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Congestion, confusion at Addis Ababa

I AM still receiving phone calls and e-mails from readers of this column demanding to know what has been done about the government employees who misbehaved aboard a Lusaka-bound Ethiopian Airlines flight from Addis Ababa last month.
The readers have been reacting to my write-up in which I described the embarrassing behaviour of some Zambian passengers during that flight.
Mr Enock Daka, for example, wondered why the government ministries and agencies that sent those people to China have kept quiet.
Mr Daka suggested a number of sanctions that could be slapped on the culprits once they are identified.
In my article I explained that I was travelling back to Zambia from Beijing, China, after a two-week tour of the Asian country in the company of Zambia Daily Mail managing director Nebat Mbewe and Times of Zambia assistant features editor Stanslous Ngosa.
I mentioned that we were joined by two groups of fellow Zambians at Bole International Airport in Addis Ababa, Ethiopia, as we waited for our connecting flight to Lusaka.
Following the publication of that article a lot has been happening away from the public glare.
For example, one government agency that had members of staff on Flight ET 605 on September 24, 2015 has absolved its employees from the misbehaviour.
I have also been conducting my own investigations. I wasn’t a detective for over seven years for nothing. My preliminary findings indicate that there were actually more than two groups of Zambians on that flight.
There was a group coming from a study tour on environmental protection and conservation, and another which had just attended a conference and meetings on road safety.
I have learned that these two groups are innocent. I have absolved them from the blame. They are acquitted.
There was actually another group comprising members of defence and security wings who were returning from some training or workshop on information and communication technology (ICT) from China.
Almost all the fingers are pointing at these officers and their Zimbabwean counterparts. The men and woman who turned the plane into a chibuku tavern belonged to this team, and should identifying the culprits be a big deal sure?
Now let us focus on more productive issues. One reader sent this comment after reading the summarised account of my tour of China:
Dear ba Chisala,
Thanks for the article, and your visit to China. Most of us have a view that China is underdeveloped, so is Iran when you watch ‘Not without My Daughter’.
Anyway I always bemoan our culture of dirtiness in Zambia. Littering is the order of the day, trespassing, unsightly conditions and foul smells. Our environment is dirty. Last year I was privileged to visit the Netherlands, Belgium and France.
I was really impressed with the order and cleanliness in the environment. Surely we don’t need forex to keep our cities clean all we is mindset change and planning ahead as of now the President is focusing on 2064, which is good.
The Central Statistical Office should play a major role in planning. The number of motor vehicles has increased but our roads are still narrow.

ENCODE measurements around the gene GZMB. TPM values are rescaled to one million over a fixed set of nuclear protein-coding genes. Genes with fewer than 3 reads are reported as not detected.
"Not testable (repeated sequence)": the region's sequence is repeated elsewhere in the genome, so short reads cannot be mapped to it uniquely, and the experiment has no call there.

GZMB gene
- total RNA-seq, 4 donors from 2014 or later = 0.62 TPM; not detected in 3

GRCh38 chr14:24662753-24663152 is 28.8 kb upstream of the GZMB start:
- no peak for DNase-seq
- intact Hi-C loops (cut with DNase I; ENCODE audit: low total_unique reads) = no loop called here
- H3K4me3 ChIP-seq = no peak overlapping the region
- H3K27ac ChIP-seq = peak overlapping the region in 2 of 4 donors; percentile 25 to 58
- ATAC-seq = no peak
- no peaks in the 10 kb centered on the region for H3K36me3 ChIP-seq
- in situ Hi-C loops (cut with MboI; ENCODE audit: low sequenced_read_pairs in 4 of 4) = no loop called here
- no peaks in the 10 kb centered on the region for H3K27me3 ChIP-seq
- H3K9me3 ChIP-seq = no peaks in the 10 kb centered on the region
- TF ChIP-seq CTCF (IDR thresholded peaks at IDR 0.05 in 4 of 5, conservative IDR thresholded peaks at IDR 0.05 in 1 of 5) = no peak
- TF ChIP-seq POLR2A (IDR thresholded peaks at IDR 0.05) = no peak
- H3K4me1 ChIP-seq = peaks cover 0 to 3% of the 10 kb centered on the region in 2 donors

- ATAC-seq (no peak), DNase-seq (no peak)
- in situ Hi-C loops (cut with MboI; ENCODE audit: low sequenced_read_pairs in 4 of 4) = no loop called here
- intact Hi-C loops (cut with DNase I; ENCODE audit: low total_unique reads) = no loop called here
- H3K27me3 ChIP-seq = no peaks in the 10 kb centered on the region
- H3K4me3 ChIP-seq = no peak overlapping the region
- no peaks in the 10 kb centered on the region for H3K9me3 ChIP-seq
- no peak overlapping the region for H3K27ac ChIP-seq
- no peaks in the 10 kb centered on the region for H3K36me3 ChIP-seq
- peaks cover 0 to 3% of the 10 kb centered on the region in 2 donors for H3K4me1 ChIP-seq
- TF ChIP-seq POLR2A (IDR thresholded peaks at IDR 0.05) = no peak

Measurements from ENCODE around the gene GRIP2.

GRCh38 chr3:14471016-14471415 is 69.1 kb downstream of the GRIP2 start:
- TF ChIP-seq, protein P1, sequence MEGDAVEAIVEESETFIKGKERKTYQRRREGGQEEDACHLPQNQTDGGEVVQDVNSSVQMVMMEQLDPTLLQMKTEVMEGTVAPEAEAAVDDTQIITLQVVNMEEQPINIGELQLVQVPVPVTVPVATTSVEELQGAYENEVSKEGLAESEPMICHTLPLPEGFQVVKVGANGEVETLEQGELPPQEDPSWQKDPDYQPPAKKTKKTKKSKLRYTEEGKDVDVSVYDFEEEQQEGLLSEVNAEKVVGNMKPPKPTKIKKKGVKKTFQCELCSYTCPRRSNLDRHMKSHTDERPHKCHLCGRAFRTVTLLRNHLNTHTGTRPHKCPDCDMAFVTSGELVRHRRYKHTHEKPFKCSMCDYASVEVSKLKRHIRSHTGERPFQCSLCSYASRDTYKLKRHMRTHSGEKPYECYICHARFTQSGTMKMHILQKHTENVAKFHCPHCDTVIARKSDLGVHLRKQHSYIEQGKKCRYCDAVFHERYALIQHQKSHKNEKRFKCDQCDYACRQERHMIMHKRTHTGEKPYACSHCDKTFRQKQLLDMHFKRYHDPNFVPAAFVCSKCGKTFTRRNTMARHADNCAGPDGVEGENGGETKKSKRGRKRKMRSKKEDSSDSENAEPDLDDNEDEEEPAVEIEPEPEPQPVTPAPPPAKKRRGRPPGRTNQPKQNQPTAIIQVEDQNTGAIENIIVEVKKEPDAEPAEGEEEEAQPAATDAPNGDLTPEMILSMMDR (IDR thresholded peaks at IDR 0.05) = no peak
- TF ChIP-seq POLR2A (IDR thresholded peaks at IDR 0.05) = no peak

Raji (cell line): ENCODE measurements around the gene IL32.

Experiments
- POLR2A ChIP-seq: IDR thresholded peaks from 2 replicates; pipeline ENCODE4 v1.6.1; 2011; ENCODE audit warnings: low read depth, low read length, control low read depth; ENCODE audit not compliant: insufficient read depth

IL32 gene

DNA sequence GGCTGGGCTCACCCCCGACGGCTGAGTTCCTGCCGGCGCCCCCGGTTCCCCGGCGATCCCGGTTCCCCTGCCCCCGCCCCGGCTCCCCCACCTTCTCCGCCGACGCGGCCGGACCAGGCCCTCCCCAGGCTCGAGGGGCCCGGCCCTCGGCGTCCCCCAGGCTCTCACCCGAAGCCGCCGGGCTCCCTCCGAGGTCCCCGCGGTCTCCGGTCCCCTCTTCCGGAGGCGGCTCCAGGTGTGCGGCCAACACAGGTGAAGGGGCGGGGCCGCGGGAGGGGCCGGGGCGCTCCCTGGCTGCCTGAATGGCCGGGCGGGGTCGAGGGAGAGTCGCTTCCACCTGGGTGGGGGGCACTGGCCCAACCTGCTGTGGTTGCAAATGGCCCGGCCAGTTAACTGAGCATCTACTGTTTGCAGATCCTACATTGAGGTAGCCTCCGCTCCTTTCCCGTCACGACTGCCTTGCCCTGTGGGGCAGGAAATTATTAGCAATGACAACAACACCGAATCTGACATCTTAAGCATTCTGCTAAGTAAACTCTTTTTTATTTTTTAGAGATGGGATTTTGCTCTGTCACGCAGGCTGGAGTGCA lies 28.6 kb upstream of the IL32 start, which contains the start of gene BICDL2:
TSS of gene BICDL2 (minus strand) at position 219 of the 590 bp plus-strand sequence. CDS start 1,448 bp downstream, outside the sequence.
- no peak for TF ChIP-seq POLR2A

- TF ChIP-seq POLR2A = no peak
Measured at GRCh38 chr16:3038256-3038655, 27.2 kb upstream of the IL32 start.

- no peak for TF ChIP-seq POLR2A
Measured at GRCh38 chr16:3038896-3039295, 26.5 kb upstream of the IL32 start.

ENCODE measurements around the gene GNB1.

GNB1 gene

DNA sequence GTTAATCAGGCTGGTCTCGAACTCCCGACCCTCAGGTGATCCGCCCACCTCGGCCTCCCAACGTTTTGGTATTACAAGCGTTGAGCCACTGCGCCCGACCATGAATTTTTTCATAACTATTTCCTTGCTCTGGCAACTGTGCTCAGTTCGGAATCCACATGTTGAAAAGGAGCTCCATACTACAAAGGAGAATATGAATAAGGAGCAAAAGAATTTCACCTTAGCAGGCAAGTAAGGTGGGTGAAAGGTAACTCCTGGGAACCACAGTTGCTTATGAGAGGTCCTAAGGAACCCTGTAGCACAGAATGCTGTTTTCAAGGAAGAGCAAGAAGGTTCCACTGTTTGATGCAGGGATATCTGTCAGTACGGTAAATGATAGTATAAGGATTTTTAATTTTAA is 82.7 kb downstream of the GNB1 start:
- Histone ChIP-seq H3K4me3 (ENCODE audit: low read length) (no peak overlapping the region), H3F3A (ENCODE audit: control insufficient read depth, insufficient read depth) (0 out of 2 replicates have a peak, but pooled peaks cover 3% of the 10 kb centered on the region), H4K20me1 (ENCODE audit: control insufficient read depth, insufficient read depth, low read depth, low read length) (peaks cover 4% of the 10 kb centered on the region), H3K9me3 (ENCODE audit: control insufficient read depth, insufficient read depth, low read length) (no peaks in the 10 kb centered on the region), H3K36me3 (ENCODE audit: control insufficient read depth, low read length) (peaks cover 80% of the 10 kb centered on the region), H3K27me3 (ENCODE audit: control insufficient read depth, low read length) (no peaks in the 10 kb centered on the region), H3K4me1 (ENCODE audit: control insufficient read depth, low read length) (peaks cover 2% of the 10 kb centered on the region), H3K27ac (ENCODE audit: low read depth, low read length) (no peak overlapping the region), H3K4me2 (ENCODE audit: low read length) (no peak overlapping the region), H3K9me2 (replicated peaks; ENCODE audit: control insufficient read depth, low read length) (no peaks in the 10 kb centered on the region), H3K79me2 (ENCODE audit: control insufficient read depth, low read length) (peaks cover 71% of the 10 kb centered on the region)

I hope we can pick a leaf from China. I visited Zimbabwe in 1999 and South Africa in 2001. I was impressed in all sectors.
Schippol Airport in the Netherlands is marvelous and Oliver Tambo in Johannesburg.
I was surprised that former President Rupiah Banda had suggested to build a new airport but there was strong resentment…..
Chulu Andrew.
I agree with you my brother.
Last week I promised you that our journey to and through China would begin today. Well, here we go. We have just landed at Bole International Airport in Addis Ababa, Ethiopia.
We have to jump on another Ethiopian Airlines flight to Beijing, our final destination. What crowds! What noise, what confusion! There is so much congestion.
This airport needs expansion.
People of all races, with the Chinese and Indians topping the list, are running and walking from one point of the complex to another looking for the correct check-in point or departure gate.
Overworked airport and airline staff are everywhere shouting into walkie-talkies helping anxious passengers through the confusion. I am with Stanslous Ngosa, Times of Zambia assistant features editor.
We left Kenneth Kaunda International Airport (KKIA) around 15:30 hours and arrived in Addis around 19:30 hours, and our connecting flight is some minutes past midnight.
We need to find some empty chairs in which we can collapse, but it is almost wishful thinking finding one. Some people are sleeping across two to three chairs, and it would be impolite to wake them up.
We are in no mood to start quarrels with strangers.
So we resort to looking out for anyone who seems to be packing up, whose boarding time is up and their flight is being mentioned through the PA system.
Eish! We need to respond to the incessant nagging of our bodies first. A prize winning feat to pull. There are long queues at every public convenience we try to use, in some cases as many as 10 men to one urinal or ‘heavy duty’ booth.
After much waiting, and fidgeting, I am finally at the urinal and my bladder is grateful.
After almost half an hour of bumping into people, jostling, shoving and wiggling through the mass of perspiring human bodies we locate our check-in and departure gate.
But our flight is almost four hours away. The noise is unbearable. Some Ethiopians are dancing to loud music and shouting at the top of their voices in a cafe. At first the travellers think it is amusing, but it is clear that the din is flaying their nerves.
Their grim faces are telling it all.
The airport authorities could do with some more cleanliness. The standards at the modern but clearly inadequate facility are a serious affront to the good name Ethiopian Airlines enjoys in global aviation circles.
Finally we find two empty chairs and slump into them. We continue next Sunday.